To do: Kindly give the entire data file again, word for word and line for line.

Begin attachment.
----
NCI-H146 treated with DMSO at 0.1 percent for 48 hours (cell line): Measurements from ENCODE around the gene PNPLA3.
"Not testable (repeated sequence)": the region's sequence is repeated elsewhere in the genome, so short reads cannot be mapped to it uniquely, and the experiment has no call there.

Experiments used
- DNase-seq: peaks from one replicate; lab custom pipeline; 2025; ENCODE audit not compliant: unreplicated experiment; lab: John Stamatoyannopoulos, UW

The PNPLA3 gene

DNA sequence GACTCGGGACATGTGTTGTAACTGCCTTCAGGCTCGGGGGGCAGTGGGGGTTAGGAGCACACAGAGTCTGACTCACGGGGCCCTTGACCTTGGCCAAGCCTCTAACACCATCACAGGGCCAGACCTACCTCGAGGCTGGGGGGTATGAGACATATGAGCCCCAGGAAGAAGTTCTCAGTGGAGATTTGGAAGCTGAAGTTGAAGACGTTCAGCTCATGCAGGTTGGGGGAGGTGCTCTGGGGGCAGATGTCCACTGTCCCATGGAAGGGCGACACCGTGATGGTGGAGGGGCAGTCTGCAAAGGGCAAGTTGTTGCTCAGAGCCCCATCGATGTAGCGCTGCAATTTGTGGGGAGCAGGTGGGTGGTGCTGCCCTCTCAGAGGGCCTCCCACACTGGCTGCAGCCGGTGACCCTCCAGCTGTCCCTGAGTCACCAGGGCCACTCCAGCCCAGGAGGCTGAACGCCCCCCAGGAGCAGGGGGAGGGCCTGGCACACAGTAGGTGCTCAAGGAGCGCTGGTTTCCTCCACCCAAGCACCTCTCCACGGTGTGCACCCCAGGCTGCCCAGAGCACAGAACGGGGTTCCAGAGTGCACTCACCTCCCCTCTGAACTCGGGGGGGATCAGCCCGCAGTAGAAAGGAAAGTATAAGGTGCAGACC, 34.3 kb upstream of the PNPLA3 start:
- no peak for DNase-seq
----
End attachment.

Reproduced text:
NCI-H146 treated with DMSO at 0.1 percent for 48 hours (cell line): Measurements from ENCODE around the gene PNPLA3.
"Not testable (repeated sequence)": the region's sequence is repeated elsewhere in the genome, so short reads cannot be mapped to it uniquely, and the experiment has no call there.

Experiments used
- DNase-seq: peaks from one replicate; lab custom pipeline; 2025; ENCODE audit not compliant: unreplicated experiment; lab: John Stamatoyannopoulos, UW

The PNPLA3 gene

DNA sequence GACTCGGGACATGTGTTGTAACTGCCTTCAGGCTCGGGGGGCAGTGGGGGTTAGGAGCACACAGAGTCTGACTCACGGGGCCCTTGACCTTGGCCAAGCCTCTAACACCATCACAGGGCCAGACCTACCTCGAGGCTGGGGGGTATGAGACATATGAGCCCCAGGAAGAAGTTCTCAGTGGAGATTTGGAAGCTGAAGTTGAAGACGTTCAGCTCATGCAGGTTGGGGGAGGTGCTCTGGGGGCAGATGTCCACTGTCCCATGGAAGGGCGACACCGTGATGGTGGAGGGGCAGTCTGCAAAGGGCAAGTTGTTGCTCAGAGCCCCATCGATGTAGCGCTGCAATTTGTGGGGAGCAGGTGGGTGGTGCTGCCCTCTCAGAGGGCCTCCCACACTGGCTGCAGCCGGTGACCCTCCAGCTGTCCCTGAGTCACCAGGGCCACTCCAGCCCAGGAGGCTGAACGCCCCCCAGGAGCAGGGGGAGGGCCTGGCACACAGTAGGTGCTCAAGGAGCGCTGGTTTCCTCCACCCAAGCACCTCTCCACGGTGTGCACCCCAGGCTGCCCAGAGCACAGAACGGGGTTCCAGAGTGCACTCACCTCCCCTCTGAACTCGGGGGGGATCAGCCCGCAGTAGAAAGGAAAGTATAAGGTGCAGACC, 34.3 kb upstream of the PNPLA3 start:
- no peak for DNase-seq